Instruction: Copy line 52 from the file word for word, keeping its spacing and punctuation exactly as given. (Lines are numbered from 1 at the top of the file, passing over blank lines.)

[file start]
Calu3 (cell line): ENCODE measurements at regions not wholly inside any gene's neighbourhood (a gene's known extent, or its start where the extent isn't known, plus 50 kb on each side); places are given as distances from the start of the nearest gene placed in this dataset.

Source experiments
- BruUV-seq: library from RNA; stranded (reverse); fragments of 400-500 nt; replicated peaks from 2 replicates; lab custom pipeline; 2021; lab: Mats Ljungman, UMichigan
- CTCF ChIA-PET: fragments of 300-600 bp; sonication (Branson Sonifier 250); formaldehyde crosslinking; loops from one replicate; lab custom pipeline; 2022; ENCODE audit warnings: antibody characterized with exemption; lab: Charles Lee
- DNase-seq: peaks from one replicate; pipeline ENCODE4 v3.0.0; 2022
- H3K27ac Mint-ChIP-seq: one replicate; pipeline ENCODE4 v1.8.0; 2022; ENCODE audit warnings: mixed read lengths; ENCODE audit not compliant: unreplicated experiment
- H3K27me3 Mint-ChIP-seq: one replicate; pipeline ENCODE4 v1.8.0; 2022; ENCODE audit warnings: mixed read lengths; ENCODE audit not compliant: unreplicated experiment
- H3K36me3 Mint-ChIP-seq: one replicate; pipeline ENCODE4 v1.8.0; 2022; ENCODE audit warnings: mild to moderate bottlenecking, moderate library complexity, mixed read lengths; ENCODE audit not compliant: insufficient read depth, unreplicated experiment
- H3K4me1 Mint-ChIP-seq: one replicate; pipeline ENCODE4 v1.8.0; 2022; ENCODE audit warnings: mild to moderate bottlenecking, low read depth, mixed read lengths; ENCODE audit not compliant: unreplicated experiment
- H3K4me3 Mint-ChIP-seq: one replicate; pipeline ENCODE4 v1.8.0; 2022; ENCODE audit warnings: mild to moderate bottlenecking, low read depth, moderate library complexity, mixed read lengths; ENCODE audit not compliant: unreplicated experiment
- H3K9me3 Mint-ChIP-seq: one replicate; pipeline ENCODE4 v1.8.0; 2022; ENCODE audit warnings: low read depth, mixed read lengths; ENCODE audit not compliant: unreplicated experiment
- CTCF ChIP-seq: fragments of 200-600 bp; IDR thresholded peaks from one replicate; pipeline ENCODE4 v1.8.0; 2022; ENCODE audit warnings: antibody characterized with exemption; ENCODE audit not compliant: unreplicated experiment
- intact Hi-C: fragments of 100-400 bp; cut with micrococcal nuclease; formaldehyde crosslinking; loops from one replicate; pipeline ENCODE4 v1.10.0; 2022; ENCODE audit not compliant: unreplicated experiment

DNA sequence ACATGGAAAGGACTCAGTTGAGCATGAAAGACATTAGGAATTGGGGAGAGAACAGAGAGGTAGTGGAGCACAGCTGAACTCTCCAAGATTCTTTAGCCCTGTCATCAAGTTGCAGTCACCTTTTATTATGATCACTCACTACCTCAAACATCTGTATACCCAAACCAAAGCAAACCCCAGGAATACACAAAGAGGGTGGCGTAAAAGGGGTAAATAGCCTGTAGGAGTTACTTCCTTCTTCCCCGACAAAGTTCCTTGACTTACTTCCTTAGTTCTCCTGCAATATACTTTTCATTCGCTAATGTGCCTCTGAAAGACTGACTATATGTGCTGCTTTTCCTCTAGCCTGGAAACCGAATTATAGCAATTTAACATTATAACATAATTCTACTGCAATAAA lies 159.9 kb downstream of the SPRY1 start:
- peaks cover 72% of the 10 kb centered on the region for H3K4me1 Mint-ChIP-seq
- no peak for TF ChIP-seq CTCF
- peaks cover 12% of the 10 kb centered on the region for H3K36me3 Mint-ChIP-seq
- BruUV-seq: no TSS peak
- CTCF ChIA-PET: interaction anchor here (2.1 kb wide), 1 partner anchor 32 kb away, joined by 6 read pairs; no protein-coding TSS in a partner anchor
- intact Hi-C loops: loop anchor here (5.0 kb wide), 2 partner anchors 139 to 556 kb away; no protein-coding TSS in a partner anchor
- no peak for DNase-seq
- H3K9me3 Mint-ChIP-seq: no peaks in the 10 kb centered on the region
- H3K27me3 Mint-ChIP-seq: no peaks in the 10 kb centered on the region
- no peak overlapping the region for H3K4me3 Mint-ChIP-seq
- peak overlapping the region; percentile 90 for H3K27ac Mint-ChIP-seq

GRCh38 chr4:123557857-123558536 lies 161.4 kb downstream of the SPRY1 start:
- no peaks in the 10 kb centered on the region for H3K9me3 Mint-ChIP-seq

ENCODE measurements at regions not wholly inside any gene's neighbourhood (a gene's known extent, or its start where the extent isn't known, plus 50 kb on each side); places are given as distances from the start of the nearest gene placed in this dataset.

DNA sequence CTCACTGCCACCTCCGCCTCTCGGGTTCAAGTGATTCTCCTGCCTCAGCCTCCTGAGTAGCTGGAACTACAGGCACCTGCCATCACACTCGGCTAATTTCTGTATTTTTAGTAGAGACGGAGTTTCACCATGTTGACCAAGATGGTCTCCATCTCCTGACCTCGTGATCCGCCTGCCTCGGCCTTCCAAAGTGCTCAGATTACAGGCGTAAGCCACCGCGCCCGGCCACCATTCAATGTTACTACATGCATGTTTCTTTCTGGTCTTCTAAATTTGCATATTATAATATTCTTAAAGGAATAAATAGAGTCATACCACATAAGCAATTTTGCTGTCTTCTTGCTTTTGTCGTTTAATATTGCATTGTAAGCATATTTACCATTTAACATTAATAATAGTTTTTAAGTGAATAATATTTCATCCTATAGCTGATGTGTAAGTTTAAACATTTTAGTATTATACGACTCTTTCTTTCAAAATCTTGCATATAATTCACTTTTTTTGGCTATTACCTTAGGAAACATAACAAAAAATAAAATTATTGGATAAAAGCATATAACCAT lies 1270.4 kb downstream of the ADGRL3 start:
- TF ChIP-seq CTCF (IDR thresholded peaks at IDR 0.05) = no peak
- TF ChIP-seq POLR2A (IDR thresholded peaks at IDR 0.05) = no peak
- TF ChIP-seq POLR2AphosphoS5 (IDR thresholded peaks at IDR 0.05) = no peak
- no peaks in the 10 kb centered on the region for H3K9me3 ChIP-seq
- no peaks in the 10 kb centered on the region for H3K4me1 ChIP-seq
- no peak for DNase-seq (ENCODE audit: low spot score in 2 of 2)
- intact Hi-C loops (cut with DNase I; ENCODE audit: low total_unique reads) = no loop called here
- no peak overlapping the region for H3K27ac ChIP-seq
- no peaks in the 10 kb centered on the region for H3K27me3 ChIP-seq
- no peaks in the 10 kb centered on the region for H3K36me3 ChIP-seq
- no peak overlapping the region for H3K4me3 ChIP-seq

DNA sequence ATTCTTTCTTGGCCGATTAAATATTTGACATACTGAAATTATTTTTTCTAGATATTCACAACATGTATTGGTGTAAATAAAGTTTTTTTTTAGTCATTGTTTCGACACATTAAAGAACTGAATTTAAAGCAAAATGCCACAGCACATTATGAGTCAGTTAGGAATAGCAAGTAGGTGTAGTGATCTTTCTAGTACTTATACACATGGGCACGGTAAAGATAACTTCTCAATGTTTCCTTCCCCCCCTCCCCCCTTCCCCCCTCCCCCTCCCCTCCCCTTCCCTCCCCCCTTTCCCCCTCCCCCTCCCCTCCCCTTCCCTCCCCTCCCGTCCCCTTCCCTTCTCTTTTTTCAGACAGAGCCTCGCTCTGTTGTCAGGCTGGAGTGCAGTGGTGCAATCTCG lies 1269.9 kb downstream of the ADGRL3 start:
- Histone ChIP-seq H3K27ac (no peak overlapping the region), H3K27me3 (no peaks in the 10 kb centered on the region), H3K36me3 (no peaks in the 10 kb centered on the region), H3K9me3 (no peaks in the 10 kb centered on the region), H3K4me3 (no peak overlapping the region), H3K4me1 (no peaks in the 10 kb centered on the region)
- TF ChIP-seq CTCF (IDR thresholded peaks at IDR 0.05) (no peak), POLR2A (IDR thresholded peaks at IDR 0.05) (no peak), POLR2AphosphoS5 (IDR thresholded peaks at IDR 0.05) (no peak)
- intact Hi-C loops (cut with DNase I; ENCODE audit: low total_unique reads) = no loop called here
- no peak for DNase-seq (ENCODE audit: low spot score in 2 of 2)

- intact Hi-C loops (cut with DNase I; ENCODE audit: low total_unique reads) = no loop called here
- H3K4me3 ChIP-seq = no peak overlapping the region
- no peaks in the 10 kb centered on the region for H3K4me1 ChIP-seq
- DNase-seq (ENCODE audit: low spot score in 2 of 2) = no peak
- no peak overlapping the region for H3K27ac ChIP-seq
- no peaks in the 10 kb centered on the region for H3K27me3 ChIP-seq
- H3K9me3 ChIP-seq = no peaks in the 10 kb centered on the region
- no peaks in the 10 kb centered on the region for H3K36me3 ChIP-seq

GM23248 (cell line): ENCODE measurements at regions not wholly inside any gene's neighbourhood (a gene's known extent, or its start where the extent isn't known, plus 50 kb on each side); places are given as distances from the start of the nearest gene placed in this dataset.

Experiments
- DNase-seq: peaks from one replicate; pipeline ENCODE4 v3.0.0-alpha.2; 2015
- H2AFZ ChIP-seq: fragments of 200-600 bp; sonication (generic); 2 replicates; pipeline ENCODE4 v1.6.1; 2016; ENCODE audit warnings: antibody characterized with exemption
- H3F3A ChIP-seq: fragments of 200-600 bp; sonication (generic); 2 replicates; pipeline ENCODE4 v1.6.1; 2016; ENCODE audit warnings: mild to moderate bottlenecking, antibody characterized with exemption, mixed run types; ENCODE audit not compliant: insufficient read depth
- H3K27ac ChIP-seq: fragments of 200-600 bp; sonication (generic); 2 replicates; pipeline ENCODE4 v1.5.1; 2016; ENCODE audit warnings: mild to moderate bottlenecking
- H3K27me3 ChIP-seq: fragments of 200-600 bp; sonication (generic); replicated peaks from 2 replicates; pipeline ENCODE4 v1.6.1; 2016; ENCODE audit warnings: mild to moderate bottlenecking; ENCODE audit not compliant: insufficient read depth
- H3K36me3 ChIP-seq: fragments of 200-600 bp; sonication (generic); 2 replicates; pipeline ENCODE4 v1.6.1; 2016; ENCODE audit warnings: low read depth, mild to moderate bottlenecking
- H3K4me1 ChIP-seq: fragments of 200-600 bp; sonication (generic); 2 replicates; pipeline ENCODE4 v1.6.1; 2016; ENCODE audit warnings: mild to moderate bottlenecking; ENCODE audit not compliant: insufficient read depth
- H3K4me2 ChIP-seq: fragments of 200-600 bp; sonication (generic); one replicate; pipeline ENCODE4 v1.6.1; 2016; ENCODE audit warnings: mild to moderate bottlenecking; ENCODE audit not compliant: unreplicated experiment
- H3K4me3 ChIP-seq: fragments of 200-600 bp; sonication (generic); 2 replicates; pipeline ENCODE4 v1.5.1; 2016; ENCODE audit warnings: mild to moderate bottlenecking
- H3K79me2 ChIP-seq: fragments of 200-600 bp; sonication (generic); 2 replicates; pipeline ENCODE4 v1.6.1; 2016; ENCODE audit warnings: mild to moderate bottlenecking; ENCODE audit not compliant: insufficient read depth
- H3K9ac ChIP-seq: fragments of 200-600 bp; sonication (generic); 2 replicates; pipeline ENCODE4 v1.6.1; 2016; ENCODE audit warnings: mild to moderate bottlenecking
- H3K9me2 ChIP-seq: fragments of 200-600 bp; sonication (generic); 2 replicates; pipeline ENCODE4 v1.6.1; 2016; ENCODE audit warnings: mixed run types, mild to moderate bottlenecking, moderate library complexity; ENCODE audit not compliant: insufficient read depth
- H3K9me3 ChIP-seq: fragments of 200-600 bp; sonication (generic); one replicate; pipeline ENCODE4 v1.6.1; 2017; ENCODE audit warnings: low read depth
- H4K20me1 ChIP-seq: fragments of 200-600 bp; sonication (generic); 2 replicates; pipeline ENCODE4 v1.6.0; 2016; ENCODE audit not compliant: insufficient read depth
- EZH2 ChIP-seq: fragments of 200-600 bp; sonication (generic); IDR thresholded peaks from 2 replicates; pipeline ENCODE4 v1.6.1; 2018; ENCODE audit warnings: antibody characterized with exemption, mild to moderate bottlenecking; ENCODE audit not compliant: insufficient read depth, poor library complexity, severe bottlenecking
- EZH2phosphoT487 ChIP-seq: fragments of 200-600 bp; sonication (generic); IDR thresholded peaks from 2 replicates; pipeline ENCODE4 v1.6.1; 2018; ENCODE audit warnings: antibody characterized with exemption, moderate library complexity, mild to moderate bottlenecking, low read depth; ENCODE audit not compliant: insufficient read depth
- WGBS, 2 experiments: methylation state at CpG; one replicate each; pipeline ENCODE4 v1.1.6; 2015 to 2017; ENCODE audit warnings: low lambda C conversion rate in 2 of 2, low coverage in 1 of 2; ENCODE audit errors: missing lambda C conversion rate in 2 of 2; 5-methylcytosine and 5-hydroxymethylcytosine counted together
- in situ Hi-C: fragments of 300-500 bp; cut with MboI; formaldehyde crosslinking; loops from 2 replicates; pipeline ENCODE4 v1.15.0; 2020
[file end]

- H3K9me3 ChIP-seq = no peaks in the 10 kb centered on the region